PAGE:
More generally, searches for "psychological counselling" on the Chinese search engine Baidu increased by more than three times in the first seven months of 2022 compared to the same time last year.

COVID lockdowns have happened to a lot of teenagers during years when they had important tests. Teachers say that, even if the shame of being infected wasn't enough, many families isolate themselves for months before life-changing exams to avoid getting COVID or, much more often, being thought of as a close contact.

The stress of school is made worse by the lack of good job opportunities. Overall unemployment is at 5.4%, but the rate for urban youth has risen to 19.9%, which is the highest level on record. This is because companies aren't hiring as many people because of the pandemic and new regulations on the tech and tutoring sectors.

Due to China's one-child policy from 1980 to 2015, most students are also only children. They know that they will have to help support their parents in the future.

This year, a survey by Fudan University of about 4,500 young people found that about 70% of them felt some level of anxiety.

People also think that the pandemic and lockdowns are making people less happy with the intense pressure to get ahead in life. This was shown by the "lying flat" movement in China last year, in which many young people embraced the idea of doing the bare minimum to get by.


The Education Ministry has taken a number of steps to improve students' mental health during the pandemic. These include making mental health classes mandatory in colleges and trying to increase the number of school counsellors, therapists, and psychiatrists in the country.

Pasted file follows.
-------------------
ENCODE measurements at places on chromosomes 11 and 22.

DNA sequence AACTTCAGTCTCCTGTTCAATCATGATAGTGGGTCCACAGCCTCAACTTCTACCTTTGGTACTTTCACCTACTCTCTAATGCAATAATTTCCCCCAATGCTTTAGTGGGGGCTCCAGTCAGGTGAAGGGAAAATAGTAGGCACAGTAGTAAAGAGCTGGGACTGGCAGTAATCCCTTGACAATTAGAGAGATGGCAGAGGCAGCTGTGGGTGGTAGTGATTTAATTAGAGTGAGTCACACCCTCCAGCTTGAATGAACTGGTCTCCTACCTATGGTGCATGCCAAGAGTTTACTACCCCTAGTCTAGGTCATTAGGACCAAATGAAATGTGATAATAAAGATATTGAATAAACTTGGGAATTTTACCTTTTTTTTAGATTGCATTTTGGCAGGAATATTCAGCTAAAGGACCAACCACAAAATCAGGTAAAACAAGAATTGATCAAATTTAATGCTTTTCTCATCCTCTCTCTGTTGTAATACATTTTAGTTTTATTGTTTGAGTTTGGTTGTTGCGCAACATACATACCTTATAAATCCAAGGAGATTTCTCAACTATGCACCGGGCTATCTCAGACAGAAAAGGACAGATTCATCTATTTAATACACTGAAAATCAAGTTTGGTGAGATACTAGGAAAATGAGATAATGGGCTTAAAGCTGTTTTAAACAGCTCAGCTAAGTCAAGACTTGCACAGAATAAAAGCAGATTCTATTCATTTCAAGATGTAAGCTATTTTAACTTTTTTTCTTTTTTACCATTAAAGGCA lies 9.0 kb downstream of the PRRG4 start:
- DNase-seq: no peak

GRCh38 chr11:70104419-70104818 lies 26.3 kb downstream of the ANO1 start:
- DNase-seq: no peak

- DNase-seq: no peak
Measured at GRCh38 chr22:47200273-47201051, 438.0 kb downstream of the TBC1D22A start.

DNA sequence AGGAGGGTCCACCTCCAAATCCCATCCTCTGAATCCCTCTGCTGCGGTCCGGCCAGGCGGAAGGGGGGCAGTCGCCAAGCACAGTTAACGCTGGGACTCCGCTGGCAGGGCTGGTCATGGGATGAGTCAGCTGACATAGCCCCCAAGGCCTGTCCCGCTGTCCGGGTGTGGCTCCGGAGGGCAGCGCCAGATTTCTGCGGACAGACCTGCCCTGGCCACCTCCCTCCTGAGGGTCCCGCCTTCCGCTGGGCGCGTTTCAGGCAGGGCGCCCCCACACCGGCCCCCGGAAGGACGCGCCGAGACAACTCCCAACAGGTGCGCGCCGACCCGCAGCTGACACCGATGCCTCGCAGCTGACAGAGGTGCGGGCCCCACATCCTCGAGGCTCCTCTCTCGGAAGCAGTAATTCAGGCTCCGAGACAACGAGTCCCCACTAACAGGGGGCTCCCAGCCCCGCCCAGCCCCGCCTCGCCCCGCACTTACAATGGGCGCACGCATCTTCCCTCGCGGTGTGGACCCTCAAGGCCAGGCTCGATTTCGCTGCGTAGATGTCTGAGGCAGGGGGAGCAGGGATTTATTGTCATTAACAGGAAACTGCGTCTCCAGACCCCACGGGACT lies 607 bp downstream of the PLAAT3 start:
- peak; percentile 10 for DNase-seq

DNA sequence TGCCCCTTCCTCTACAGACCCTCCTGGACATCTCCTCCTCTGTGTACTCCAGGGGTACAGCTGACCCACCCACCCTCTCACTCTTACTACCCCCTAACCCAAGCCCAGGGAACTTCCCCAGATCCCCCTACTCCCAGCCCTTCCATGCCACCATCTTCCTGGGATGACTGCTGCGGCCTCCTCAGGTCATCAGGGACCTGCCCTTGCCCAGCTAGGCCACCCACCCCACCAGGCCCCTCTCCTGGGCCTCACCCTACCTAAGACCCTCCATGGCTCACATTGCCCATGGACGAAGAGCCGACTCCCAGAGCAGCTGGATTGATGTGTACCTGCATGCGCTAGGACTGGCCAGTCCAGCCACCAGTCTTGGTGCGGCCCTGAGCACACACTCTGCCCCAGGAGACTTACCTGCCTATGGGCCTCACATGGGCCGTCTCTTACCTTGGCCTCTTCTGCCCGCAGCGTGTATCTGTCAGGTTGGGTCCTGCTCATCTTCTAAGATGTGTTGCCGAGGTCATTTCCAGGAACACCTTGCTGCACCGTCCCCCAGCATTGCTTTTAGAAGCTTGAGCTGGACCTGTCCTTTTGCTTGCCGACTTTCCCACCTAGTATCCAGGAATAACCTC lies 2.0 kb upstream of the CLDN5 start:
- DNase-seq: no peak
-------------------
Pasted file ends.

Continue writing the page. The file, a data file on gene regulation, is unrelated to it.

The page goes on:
But China has only started to care about mental health in the last 20 years, and the ministry's efforts to put counsellors in schools are also fairly new. Last year, few schools would have had one. Its June 2021 guidelines say that there should be at least one counsellor for every 4,000 students across the country.

The subject has also been brought up in state media.

Lu Lin, president of Peking University's Sixth Hospital, was quoted in an article in the China Daily on June 6 about the effects of COVID restrictions on the mental health of teens and other vulnerable groups. The article was about how COVID could hurt people's mental health for more than 20 years.

He said that data from the beginning of 2020 showed that a third of people who lived alone at home had problems like depression, anxiety, and insomnia.

Lu thought that most people would get better after an outbreak ended, but that 10% would never be able to go back to normal. He said that some of his teenage patients had become addicted to video games, had trouble sleeping, stayed sad, and didn't want to go outside.

Zhang's view of the world has been completely shattered by lockdowns and the depression that followed. Once happy with her plans to study Chinese language and literature, she is now interested in studying abroad because of how lockdowns have been handled.

"When I graduated from high school, I felt very patriotic, but that feeling is slowly going away. It's not that I no longer trust the government; it's more that I feel like the smell of masks and hand sanitizer has seeped into my bones."